Inspirational story about musician who found solution to keep playing his favorite instrument
When aspiring drummer Jason Barnes lost his right arm two year ago, he didn’t give up on his dream of being a professional drummer. Instead, he built a crude prosthetic using springs that allowed him to keep playing his favorite instrument.
His efforts and passion for the music got him enrolled at the Atlanta Institute of Music and Media, where he met Professor Gil Weinberg who realized he could build Barnes something better.
In addition to a small robot arm that allows Barnes to accurately control a drumstick vis-à-vis the muscles in his upper arm, the prosthetic also has a second drumstick that plays autonomously. It includes a microphone and accelerometer to read Barnes’ rhythm, and it automatically starts drumming along with a complementary rhythm of its own.
Barnes still needs to perfect the use of his new prosthetic, but things are working out so well so far that he will actually be performing in a concert at the Atlanta Science Festival in a few weeks, where he’ll be playing alongside some of the school’s other autonomous devices.
Called the “VIBSO headphones”, this headband is actually meant to serve as an alternative to ear buds and headphones, even though they don’t actually go in the ear.
Designed by Ecole Cantonale d’art de Lausanne student Renaud Defrancesco, the VIBSO is made of transparent acrylic glass and sends music vibrations across its surface to the user’s ears via a vibrating electromagnet.
The magnet works, more or less, like a speaker, which has a connecting element that causes a membrane to vibrate and create sounds. In the case of VIBSO, the membrane is the glass, which transmits sound very well, and is also flexible and easy to form.
The vibrations move down the membrane and over the surface that covers part of the ears. This allows the user to wear the headband without feeling the actual vibrations running across their noggin. The shape of the VIBSO directs the sound directly inward so that only the wearer hears the music.
If need be, the headband can be covered for added comfort. Users can also share the music by letting someone put their ear up against the other side of the band. Personal space issues are up to the individuals.
According to Defrancesco, the purpose of the VIBSO headphones is to allow the user to be “bathed in music without being isolated like with normal headphones, which can be dangerous because you don’t hear what’s around you.”
Artist experiments with the design of the personal sound system
Gotta love artists – always taking what we thought we once knew and blowing it up and creating something entirely new and different. Take for instance, the personal sound system. You think you know what it is:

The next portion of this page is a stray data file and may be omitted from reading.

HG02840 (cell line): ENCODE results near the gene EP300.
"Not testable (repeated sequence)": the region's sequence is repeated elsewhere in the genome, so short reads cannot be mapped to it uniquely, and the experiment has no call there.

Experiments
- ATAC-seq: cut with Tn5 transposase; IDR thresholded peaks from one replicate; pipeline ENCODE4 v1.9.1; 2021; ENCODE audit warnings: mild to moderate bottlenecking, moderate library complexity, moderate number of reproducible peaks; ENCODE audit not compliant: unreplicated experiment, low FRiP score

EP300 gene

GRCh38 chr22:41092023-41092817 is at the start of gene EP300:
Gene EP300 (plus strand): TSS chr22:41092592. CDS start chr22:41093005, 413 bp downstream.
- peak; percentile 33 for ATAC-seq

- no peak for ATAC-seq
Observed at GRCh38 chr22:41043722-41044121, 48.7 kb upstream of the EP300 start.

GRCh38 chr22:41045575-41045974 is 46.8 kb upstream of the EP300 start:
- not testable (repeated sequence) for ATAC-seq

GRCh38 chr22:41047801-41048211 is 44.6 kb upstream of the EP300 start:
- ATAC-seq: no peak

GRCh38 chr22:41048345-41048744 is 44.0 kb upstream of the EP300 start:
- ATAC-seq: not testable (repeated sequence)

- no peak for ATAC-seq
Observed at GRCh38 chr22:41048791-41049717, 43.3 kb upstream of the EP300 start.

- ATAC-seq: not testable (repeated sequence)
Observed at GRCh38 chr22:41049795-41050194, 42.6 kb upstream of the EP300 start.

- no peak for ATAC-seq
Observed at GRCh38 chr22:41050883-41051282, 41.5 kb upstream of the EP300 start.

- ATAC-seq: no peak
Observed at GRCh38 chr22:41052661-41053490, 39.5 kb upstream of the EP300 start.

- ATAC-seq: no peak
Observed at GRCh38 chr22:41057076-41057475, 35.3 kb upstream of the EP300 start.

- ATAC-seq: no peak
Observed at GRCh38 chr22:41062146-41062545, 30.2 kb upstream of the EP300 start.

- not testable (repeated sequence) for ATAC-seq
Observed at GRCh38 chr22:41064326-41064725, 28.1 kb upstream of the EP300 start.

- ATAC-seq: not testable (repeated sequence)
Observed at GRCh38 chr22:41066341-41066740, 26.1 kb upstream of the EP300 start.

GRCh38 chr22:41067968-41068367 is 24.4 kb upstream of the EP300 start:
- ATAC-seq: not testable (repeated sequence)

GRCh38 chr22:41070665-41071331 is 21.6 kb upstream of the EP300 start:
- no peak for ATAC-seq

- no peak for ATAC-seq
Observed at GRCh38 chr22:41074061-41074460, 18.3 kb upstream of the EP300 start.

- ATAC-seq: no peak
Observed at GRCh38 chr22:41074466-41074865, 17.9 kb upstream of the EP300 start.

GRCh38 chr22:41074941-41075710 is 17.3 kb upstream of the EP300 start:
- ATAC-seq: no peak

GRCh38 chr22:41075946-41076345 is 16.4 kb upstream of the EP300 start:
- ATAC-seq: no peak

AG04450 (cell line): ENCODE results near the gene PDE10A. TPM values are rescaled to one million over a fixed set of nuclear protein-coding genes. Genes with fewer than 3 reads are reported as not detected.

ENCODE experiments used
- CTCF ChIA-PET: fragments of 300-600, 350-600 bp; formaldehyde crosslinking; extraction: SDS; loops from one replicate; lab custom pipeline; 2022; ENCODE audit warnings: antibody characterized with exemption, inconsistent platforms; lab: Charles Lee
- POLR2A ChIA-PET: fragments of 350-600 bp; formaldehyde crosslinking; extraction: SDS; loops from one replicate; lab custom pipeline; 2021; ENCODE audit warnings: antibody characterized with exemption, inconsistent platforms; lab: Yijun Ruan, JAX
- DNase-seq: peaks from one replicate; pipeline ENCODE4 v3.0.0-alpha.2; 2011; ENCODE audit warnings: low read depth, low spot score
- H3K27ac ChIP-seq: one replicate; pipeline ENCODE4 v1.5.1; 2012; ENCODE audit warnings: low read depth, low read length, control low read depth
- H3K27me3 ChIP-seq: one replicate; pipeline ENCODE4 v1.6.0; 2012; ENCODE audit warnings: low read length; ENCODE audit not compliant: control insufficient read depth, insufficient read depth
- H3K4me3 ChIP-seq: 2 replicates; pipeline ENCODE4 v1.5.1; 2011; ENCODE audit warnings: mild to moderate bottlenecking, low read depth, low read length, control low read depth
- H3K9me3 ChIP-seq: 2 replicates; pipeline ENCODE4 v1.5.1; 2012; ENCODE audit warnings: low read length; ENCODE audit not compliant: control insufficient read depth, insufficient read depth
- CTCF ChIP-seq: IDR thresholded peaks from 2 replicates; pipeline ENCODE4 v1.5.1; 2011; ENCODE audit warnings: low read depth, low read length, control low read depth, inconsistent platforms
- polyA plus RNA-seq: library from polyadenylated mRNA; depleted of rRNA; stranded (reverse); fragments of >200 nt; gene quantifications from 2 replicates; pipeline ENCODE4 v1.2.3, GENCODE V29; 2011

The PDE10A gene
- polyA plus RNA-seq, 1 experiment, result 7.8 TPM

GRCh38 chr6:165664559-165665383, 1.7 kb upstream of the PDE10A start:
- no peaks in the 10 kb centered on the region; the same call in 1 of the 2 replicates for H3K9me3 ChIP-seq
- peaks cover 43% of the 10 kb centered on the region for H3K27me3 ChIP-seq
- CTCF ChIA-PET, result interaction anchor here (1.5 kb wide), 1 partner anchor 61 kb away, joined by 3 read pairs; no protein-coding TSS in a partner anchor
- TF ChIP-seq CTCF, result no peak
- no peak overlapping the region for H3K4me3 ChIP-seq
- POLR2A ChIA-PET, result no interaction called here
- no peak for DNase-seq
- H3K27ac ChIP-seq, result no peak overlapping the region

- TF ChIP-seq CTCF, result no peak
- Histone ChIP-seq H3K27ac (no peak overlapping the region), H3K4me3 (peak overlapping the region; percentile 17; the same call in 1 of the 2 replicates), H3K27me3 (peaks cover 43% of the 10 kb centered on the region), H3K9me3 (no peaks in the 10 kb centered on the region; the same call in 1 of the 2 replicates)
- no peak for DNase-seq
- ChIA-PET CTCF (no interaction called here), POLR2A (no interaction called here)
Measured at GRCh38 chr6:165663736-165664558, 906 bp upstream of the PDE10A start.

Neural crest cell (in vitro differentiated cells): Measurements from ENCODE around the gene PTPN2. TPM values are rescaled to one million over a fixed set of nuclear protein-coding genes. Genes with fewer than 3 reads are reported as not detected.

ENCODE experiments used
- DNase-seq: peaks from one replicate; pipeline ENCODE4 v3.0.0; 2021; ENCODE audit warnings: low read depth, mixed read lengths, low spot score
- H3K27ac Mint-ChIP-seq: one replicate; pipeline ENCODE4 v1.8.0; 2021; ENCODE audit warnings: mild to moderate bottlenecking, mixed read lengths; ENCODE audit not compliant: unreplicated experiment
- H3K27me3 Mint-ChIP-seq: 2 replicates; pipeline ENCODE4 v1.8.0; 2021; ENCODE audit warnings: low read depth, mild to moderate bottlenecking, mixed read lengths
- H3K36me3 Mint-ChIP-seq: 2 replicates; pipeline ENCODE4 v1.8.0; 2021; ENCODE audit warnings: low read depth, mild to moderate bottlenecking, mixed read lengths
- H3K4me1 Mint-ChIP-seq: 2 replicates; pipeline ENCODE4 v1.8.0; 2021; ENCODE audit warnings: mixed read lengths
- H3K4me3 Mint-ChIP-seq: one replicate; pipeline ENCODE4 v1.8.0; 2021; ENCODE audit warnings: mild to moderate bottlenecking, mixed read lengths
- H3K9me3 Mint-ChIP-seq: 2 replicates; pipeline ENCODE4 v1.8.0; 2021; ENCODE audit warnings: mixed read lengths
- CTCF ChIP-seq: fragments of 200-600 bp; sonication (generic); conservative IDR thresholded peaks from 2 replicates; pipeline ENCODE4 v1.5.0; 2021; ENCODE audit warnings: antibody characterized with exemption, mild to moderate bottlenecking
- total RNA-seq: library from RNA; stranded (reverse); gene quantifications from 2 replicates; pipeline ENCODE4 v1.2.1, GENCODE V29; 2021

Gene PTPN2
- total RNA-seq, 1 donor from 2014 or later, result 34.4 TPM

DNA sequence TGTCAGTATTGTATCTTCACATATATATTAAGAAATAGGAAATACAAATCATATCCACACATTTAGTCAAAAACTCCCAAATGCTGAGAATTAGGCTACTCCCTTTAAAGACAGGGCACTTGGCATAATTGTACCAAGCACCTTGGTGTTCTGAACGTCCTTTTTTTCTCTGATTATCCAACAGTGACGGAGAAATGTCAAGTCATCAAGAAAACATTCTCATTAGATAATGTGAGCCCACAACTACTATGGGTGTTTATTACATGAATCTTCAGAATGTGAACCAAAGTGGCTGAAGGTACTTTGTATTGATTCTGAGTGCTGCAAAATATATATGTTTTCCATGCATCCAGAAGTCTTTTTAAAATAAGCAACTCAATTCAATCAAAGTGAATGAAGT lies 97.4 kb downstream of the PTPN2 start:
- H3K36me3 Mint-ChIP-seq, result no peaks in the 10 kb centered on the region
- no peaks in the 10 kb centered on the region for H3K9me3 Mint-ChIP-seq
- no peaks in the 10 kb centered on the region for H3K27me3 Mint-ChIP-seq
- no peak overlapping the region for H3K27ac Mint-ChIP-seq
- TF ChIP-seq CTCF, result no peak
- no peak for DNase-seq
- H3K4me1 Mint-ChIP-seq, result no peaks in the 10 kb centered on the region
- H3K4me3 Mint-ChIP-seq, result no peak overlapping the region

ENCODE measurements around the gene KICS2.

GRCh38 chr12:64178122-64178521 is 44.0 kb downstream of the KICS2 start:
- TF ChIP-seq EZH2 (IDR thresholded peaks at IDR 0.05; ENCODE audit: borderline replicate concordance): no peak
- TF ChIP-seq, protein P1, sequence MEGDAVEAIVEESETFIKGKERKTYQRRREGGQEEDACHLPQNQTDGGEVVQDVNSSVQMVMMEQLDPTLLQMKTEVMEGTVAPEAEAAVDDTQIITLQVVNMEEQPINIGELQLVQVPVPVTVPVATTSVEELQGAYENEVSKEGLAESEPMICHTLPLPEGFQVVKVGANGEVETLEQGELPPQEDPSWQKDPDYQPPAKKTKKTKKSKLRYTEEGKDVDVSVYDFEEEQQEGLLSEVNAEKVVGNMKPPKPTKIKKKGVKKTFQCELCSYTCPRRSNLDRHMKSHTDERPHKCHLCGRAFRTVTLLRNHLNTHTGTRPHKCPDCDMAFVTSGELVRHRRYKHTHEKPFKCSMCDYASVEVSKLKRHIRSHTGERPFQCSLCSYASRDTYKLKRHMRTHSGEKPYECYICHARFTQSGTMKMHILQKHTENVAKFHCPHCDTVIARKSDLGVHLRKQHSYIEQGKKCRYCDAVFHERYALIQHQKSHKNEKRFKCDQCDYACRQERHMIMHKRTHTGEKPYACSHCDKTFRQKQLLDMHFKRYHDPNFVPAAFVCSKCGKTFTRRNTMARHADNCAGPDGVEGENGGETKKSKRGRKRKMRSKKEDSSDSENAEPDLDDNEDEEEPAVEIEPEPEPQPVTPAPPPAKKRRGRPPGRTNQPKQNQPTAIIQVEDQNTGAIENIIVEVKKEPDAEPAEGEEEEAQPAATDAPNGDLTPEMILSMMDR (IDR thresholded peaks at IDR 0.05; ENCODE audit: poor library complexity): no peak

Then BAM – an artist like Dmitry Morozov comes around and creates something completely new. Called “Anywhere”, what you see below is an ordinary umbrella, stripped of its cloth, and outfitted with an Arduino Uno microcontroller, optical relays, and a micro SD wav player to create a system that literally immerses the user into a veil of sound.
With 750 watts of power, pack can power bike up to 18mph
An electrical engineer by the name of Jeff Guida has developed a pretty nifty product called the ShareRoller, basically a portable and detachable electric motor kit designed to turn a regular old bicycle into a high-flying electric bike.
Safety app will use audio intelligence software to protect users
Look — we want you to enjoy our Bluetooth portable speakers, but we don’t want you to get so distracted by all of their audio awesomeness, or so involved in the music thumping in your headphones, that you wind up getting hurt.
That’s why we’re big proponents of the new app that the folks over at One Llama are working on. It’s called “Audio Aware” and in layman’s terms, the program uses audio intelligence software to listen to the world around its user for specific sounds that they might want to be aware of.
Some examples include screeching tires, car horns, screaming voices, roaring dinosaurs, and so on. When a sound matches, the app lets the user know:
When a sufficient match, such as a car horn, is detected, it will cancel any audio you’re hearing and pipe in an amplified version of the sound it’s picking up, or perhaps a cartoon-like version of that sound that is easier to recognize.
Unfortunately, the app only works with headphones and portable speakers that have One Llama technology baked into it. That being the case, people with poor hearing or hearing loss stand to benefit from downloading it in the immediate future. But the company is actively working with developers to expand the app’s capabilities to better “listen” to the world around us using standard audio equipment, so that we can all continue safely listening to our music on our favorite devices.